# dsp.FIRRateConverter

Perform polyphase FIR sample rate conversion

## Description

The `dsp.FIRRateConverter` System object™ performs an efficient polyphase sample rate conversion using a rational factor L/M along the first dimension.

The FIR rate converter cascades an interpolator with a decimator. Conceptually, the rate converter (as shown in the schematic) consists of an upsampler, followed by a combined anti-imaging and anti-aliasing FIR filter, followed by a downsampler. The coefficients of the anti-imaging and anti-aliasing FIR filter can be specified through the `Numerator` property, or can be automatically designed by the object using the `designMultirateFIR` function. For an example, see Resample Signal Using FIR Rate Converter.

The upsampler increases the sample rate of the signal by a factor L and the downsampler reduces the sample rate of the signal by a factor M. Use upsampling and downsampling factors that are relatively prime or coprime. The resulting discrete-time signal has a sample rate that is L/M times the original sample rate.

Note that the actual object algorithm implements a polyphase structure, an efficient equivalent of the combined system depicted in the diagram. For more details, see Algorithms.

To perform sampling rate conversion:

1. Create the `dsp.FIRRateConverter` object and set its properties.

2. Call the object with arguments, as if it were a function.

To learn more about how System objects work, see What Are System Objects?

## Creation

### Syntax

``firrc = dsp.FIRRateConverter``
``firrc = dsp.FIRRateConverter(L,M)``
``firrc = dsp.FIRRateConverter(L,M,'Auto')``
``firrc = dsp.FIRRateConverter(L,M,num)``
``firrc = dsp.FIRRateConverter(L,M,method)``
``firrc = dsp.FIRRateConverter(___,Name,Value)``
``firrc = dsp.FIRRateConverter(L,M,'legacy')``

### Description

````firrc = dsp.FIRRateConverter` returns an FIR sample rate converter object with an interpolation factor of 3 and a decimation factor of 2. The object designs the FIR filter coefficients using the `designMultirateFIR(3,2)` function.```

example

````firrc = dsp.FIRRateConverter(L,M)` returns an FIR sample rate converter with the integer-valued `InterpolationFactor` property set to `L` and the `DecimationFactor` property set to `M`. The object designs its filter coefficients based on the rate conversion factors that you specify while creating the object, using the `designMultirateFIR(L,M)` function. The designed filter corresponds to a lowpass filter with normalized cutoff frequency no greater than `min(π/L,π/M)` in radial frequency units.```
````firrc = dsp.FIRRateConverter(L,M,'Auto')` returns an FIR sample rate converter where the `NumeratorSource` property is set to `'Auto'`. In this mode, every time there is an update in the rate conversion factors, the object redesigns the filter using the design method specified in `DesignMethod`.```
````firrc = dsp.FIRRateConverter(L,M,num)` returns an FIR sample rate converter with the `Numerator` property set to `num`.```

example

````firrc = dsp.FIRRateConverter(L,M,method)` returns an FIR sample rate converter with the `DesignMethod` property set to `method`. When you pass the design method as an input, the `NumeratorSource` property is automatically set to `'Auto'`.```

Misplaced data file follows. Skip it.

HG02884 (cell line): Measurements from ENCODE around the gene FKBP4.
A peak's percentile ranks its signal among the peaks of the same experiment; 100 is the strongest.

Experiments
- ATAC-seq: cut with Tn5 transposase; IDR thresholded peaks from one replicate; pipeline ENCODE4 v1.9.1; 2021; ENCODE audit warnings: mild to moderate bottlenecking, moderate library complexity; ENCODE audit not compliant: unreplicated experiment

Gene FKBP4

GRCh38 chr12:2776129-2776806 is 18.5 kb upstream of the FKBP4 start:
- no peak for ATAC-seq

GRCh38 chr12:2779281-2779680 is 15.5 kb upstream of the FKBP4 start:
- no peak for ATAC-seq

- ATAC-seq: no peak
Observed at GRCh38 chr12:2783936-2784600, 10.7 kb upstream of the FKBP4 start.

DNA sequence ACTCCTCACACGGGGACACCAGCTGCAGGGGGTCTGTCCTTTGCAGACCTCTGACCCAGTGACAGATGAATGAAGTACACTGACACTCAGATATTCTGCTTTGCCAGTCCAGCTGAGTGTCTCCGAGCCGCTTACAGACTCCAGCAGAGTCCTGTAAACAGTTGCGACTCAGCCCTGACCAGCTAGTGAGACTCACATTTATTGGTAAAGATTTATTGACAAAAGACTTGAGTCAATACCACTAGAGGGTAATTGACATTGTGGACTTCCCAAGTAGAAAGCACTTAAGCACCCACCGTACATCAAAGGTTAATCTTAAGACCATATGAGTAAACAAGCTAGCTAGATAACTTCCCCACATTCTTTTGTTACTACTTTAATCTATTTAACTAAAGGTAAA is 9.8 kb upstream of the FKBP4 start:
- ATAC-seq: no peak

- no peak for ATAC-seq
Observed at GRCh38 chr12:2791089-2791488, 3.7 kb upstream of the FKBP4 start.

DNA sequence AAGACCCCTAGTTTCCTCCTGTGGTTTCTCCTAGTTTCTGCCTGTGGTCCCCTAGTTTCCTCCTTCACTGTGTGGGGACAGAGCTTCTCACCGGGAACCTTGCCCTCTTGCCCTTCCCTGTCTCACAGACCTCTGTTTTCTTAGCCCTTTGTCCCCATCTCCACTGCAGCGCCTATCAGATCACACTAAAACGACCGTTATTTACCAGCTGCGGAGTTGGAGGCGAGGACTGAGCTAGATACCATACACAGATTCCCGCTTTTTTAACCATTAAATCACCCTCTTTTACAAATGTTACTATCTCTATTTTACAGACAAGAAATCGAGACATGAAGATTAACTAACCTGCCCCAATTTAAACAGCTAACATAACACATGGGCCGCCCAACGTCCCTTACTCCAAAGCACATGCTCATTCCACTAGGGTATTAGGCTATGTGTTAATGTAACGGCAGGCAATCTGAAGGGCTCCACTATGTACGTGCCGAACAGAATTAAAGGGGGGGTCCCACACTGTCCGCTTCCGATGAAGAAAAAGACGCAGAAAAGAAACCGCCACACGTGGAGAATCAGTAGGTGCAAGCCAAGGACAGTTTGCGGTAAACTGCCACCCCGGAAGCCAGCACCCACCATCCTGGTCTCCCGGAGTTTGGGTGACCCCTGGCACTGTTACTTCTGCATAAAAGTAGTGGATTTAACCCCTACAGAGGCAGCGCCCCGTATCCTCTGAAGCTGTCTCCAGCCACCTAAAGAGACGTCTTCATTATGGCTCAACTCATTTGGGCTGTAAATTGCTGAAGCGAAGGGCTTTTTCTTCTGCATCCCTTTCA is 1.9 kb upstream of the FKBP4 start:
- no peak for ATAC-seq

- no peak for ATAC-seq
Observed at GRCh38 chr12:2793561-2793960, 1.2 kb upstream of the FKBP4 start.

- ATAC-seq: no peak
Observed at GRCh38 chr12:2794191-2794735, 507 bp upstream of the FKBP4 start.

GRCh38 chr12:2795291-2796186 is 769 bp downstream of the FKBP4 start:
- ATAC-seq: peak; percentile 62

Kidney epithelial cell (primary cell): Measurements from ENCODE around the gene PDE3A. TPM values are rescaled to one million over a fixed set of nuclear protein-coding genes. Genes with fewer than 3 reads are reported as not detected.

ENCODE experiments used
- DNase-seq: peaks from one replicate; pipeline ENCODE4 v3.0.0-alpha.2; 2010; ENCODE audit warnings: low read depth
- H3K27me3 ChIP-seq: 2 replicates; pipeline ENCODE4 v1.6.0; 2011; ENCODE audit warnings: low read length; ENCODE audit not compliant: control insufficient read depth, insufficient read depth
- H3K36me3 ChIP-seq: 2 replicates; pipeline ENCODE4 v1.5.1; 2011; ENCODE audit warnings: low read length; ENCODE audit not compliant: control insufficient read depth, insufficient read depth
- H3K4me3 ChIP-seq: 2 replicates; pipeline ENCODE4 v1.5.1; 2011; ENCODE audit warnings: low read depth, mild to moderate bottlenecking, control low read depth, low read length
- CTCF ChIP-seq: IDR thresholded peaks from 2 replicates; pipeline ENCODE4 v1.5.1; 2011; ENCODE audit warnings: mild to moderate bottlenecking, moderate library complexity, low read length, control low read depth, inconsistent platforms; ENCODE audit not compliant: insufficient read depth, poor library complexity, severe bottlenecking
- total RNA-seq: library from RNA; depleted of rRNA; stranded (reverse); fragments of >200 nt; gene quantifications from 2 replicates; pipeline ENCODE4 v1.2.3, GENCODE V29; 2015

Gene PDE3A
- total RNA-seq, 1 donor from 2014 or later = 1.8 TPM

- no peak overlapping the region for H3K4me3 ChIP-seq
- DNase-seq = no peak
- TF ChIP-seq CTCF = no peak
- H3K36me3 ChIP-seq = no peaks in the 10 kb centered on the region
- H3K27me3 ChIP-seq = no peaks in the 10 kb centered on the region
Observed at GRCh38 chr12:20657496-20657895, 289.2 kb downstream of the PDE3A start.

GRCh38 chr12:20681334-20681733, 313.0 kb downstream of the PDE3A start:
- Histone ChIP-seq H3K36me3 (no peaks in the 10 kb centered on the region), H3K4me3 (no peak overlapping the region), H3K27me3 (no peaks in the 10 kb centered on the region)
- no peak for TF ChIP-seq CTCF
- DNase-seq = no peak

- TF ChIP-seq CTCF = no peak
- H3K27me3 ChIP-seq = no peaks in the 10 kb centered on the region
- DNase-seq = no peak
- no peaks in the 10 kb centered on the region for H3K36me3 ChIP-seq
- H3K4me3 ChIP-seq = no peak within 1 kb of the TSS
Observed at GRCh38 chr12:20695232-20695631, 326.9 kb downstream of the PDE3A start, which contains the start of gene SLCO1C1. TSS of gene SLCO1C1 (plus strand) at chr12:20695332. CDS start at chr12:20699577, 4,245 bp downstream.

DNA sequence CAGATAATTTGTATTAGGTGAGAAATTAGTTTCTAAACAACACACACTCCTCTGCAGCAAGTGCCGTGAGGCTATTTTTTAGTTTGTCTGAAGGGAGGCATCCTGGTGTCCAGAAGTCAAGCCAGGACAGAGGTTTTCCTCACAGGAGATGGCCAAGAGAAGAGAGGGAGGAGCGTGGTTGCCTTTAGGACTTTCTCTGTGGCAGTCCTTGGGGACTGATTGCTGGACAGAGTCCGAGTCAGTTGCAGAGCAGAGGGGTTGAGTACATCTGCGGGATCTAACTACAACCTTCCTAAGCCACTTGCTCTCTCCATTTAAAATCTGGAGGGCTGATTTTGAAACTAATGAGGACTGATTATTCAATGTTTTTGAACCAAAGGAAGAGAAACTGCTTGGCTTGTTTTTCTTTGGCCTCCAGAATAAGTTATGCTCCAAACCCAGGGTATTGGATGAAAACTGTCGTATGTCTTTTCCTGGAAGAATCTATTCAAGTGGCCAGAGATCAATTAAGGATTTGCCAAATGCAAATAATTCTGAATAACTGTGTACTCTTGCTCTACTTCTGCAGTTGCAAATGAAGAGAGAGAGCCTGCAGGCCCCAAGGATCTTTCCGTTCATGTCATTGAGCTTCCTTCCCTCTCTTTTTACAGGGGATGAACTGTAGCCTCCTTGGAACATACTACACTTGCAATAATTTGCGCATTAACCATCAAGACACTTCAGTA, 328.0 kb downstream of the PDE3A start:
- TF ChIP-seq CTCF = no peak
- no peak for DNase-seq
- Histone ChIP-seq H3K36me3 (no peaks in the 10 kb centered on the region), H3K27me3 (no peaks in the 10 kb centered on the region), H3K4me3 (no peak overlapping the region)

````firrc = dsp.FIRRateConverter(___,Name,Value)` returns an FIR sample rate converter with each specified property set to the specified value. Enclose each property name in quotes. You can use this syntax with any previous input argument combinations.Example: ```firrc = dsp.FIRRateConverter('FullPrecisionOverride','false')``` enables the fixed-point data types to be controlled through the individual fixed-point property settings.```
````firrc = dsp.FIRRateConverter(L,M,'legacy')` returns an FIR sample rate converter where the filter coefficients are designed using `firpm(70,[0 0.28 0.32 1],[1 1 0 0])`. The designed filter has a cutoff frequency of π/3 radians/sample.```

## Properties

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Unless otherwise indicated, properties are nontunable, which means you cannot change their values after calling the object. Objects lock when you call them, and the `release` function unlocks them.

If a property is tunable, you can change its value at any time.

For more information on changing property values, see System Design in MATLAB Using System Objects.

### Main Properties

Interpolation factor L, specified as a positive integer.

Data Types: `single` | `double` | `int8` | `int16` | `int32` | `int64` | `uint8` | `uint16` | `uint32` | `uint64`

Decimation factor M, specified as a positive integer.

Data Types: `single` | `double` | `int8` | `int16` | `int32` | `int64` | `uint8` | `uint16` | `uint32` | `uint64`

FIR filter coefficient source, specified as one of the following:

• `'Property'` –– The numerator coefficients are specified through the `Numerator` property.

• `'Auto'` –– The numerator coefficients are designed automatically using the design method specified in `DesignMethod`.

Numerator coefficients of the FIR filter, specified as a row vector in powers of z-1.

The following equation defines the transfer function of the filter:

`$H\left(z\right)=\sum _{n=0}^{N}b\left(n\right){z}^{-n}$`

The vector b = [b(0), b(1), …, b(N)] represents the vector of filter coefficients.